There are two kinds of exceptions to this: first of all, the All Star Game, is played once a year between teams representing all teams in each league. In this case, neither team is located in one stadium. Hence the dotted line on that relationship, although a business rule states that teams that are members of the leagues must be located at one stadium. As it happens, one team's stadium is chosen for the location of the game (a game is played at one stadium), and the team of the league that the team belongs to is designated the home team for that game. The relationship that each game may be played at one stadium is for circumstances like this where you cannot assume that the game is played at the stadium that is the location of the team that is the home team in the game.
Also, sometimes games are played outside the United States, in which case a decision is made as to which team is home team for the purposes of that game. Again, you cannot assert that the stadium of that team is where the game is being played. Again, it is useful to be able to independently assert that the game is played at a (for example Tokyo) stadium.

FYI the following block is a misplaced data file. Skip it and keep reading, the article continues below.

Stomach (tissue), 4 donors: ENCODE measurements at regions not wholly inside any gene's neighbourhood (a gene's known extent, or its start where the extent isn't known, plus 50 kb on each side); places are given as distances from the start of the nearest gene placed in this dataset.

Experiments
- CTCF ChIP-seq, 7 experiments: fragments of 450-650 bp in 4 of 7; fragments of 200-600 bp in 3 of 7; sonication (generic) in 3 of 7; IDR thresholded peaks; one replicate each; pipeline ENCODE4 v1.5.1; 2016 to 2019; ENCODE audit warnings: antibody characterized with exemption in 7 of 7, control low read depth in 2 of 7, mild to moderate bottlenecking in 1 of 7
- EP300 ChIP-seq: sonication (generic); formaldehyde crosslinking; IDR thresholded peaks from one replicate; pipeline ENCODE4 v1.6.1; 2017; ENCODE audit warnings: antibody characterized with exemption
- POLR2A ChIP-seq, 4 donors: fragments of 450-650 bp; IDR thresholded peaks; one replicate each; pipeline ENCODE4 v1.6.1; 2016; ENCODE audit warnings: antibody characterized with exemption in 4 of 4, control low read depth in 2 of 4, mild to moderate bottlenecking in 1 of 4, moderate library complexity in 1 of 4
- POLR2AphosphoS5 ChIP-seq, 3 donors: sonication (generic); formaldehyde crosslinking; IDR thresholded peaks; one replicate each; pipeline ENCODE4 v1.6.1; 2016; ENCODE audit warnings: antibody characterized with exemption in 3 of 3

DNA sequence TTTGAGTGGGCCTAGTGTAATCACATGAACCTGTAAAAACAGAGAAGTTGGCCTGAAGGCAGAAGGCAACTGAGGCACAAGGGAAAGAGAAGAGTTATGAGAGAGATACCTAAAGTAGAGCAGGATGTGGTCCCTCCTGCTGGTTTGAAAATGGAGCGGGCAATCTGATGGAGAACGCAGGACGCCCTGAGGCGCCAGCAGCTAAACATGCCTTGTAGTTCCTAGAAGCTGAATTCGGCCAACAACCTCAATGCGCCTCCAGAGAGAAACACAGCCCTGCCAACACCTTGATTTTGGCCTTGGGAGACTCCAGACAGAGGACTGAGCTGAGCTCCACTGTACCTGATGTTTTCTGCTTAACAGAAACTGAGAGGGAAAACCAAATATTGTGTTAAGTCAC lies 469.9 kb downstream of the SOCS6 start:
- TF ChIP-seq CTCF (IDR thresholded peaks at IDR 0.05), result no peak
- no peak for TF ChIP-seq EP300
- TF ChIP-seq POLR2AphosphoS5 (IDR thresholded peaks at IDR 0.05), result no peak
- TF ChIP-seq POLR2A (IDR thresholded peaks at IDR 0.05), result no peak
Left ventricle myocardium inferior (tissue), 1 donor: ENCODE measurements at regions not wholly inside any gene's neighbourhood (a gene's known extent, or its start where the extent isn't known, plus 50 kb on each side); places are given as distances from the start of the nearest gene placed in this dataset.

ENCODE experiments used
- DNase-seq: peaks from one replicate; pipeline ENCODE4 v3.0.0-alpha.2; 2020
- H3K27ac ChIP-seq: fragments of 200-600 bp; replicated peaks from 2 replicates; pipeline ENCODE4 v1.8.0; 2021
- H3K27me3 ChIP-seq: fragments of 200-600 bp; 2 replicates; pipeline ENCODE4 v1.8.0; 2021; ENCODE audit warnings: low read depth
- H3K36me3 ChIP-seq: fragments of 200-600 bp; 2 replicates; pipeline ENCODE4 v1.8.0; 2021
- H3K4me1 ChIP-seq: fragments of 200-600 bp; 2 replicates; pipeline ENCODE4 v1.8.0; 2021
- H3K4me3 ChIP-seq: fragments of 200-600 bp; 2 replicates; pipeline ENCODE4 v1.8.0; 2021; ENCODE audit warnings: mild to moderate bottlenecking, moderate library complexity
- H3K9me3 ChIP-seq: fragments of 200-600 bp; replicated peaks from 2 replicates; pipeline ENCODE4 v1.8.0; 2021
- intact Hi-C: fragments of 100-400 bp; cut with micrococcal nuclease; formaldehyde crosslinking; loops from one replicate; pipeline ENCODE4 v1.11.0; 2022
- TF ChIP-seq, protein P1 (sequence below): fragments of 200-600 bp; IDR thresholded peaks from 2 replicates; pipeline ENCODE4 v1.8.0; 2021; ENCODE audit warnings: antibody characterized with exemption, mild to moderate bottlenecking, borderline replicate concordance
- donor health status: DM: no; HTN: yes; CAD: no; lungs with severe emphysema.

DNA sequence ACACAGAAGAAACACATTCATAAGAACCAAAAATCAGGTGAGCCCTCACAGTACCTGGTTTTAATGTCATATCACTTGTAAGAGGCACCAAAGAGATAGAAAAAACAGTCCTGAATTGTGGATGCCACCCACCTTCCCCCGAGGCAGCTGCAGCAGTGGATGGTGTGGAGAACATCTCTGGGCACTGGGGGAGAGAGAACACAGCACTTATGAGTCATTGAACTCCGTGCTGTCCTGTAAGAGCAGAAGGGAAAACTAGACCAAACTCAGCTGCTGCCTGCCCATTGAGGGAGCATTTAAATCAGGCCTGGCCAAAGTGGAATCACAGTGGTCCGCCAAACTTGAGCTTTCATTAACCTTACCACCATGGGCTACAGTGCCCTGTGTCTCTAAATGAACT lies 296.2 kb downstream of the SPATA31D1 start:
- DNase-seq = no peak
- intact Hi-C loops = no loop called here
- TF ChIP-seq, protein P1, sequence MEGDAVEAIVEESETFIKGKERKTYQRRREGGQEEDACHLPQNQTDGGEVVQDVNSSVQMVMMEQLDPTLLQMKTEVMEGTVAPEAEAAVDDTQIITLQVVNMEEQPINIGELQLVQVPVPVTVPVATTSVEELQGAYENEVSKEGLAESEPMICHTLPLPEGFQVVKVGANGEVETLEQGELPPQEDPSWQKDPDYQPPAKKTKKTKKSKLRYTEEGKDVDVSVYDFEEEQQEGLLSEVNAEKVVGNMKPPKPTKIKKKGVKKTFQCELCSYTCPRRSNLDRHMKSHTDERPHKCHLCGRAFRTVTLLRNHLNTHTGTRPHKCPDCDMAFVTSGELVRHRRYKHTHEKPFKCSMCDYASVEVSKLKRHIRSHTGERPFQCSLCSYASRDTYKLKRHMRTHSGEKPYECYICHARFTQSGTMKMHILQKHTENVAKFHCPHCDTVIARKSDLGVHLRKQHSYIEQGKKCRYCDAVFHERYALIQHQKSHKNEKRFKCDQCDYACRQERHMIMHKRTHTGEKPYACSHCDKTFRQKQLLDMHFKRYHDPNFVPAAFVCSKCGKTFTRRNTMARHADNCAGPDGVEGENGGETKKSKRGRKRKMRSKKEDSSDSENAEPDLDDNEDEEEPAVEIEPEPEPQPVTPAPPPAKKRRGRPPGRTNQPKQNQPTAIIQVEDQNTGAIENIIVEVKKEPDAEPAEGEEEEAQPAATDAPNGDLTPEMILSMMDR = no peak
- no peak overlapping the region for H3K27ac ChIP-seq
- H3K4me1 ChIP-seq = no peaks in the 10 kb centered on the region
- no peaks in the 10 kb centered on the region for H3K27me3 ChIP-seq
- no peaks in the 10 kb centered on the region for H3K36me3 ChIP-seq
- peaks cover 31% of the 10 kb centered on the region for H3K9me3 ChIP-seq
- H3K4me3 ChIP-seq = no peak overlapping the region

Figure 9: A Game
Each game is composed of one or more half innings, where each half inning is the fact that a particular team is at bat. If the "Top/bottom indicator" is "Top" then the team which is the away teamfor the game is at bat. If it is "Bottom", then the home team is at bat.
The game is played when a succession of players from the team that is at bat step up to "home plate" to attempt to hit a ball thrown by the pitcher. That is, one player is the batter for one or more plate appearances, and each of these plate appearances is the occasion for one or more pitches by the player who is the pitcher for that pitch. Played position records the fact that various of the players (typically those in the field) are assigned to play a particular position during that pitch. That is, each played position during a pitch must be played by a player and must be the playing of a position. In addition, played position can record who the opposing pitcher is during that pitch. Note that the position embodied in a particular played position during one pitch may not be the normal position played by a player as recorded in his player membership.